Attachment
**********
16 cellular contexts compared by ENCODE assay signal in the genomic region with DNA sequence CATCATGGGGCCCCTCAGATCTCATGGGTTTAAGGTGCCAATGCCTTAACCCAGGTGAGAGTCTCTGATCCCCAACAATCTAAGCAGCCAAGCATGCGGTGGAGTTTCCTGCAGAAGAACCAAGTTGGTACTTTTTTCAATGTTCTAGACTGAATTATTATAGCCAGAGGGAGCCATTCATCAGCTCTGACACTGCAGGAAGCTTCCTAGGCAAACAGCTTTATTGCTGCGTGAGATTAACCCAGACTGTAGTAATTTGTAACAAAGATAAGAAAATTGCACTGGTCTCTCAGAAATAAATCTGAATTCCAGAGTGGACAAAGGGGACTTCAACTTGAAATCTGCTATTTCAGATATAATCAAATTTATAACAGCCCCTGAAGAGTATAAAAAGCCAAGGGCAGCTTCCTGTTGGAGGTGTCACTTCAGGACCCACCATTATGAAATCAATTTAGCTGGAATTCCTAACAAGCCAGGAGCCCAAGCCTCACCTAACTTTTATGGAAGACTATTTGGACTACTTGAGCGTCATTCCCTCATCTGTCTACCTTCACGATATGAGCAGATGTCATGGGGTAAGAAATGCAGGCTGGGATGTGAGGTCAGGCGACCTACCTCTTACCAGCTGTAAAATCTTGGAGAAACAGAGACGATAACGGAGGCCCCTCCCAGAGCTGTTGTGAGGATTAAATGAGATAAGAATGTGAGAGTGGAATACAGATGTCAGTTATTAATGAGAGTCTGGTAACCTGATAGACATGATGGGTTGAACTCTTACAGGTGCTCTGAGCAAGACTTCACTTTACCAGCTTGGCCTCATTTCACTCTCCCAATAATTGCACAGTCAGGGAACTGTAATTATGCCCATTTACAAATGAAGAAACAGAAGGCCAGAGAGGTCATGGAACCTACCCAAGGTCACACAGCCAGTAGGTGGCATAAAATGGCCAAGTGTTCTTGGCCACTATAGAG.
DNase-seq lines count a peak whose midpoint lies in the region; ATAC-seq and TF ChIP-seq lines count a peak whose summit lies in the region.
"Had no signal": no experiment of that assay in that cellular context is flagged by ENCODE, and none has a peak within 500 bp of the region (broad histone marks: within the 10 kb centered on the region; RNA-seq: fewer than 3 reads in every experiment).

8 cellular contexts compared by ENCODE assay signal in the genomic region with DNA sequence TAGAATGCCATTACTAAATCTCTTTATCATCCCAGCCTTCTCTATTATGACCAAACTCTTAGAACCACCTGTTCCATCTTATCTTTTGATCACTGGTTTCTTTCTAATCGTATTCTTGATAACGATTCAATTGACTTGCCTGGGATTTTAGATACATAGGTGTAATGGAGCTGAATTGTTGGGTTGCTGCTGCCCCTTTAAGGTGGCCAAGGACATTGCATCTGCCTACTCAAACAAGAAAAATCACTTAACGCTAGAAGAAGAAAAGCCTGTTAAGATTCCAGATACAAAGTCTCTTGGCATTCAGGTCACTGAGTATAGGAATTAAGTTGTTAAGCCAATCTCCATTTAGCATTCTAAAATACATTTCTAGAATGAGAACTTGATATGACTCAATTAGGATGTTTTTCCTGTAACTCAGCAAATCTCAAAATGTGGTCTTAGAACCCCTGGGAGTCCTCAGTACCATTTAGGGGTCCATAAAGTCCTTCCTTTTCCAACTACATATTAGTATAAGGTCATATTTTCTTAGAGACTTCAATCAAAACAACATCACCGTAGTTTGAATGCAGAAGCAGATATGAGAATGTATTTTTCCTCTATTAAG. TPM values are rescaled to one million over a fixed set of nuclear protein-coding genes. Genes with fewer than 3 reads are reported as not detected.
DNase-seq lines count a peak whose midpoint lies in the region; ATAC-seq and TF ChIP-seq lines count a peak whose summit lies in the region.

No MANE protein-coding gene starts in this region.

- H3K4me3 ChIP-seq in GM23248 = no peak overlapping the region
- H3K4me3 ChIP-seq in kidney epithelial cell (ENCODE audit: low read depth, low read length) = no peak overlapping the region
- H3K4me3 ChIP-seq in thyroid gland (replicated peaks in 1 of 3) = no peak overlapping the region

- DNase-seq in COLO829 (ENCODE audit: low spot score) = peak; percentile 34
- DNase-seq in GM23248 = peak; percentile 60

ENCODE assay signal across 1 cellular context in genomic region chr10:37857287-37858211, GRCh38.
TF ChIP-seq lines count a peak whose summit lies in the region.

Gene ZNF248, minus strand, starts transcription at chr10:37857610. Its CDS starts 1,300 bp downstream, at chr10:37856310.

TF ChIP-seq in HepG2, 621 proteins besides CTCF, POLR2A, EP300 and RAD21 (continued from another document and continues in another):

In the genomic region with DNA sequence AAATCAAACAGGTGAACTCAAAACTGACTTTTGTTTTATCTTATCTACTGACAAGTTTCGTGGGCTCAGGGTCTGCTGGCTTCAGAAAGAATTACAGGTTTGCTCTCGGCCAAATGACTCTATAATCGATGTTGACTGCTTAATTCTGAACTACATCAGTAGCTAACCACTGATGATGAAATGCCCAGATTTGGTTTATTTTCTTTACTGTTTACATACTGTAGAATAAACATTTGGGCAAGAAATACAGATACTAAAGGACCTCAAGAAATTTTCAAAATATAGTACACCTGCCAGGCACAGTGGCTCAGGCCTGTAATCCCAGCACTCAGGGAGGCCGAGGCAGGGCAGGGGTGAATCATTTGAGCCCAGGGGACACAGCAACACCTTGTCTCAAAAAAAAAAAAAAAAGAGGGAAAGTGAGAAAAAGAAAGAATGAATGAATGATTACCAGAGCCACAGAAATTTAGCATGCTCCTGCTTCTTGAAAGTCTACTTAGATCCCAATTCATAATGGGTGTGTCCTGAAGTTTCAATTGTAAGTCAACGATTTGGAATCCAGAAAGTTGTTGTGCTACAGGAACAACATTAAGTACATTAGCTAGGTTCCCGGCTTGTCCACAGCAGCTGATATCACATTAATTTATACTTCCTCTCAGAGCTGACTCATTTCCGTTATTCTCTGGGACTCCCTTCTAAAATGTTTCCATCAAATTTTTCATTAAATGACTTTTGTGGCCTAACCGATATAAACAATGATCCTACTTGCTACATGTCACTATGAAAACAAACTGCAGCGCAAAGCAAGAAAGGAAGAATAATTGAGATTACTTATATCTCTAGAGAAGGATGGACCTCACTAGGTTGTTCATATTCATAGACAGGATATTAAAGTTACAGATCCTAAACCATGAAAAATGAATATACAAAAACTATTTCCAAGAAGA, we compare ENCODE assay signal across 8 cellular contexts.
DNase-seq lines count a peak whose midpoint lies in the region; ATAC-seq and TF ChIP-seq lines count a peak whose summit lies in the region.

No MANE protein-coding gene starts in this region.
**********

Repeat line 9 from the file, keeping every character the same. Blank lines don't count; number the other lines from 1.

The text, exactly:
- H3K4me3 ChIP-seq in thyroid gland (replicated peaks in 1 of 3) = no peak overlapping the region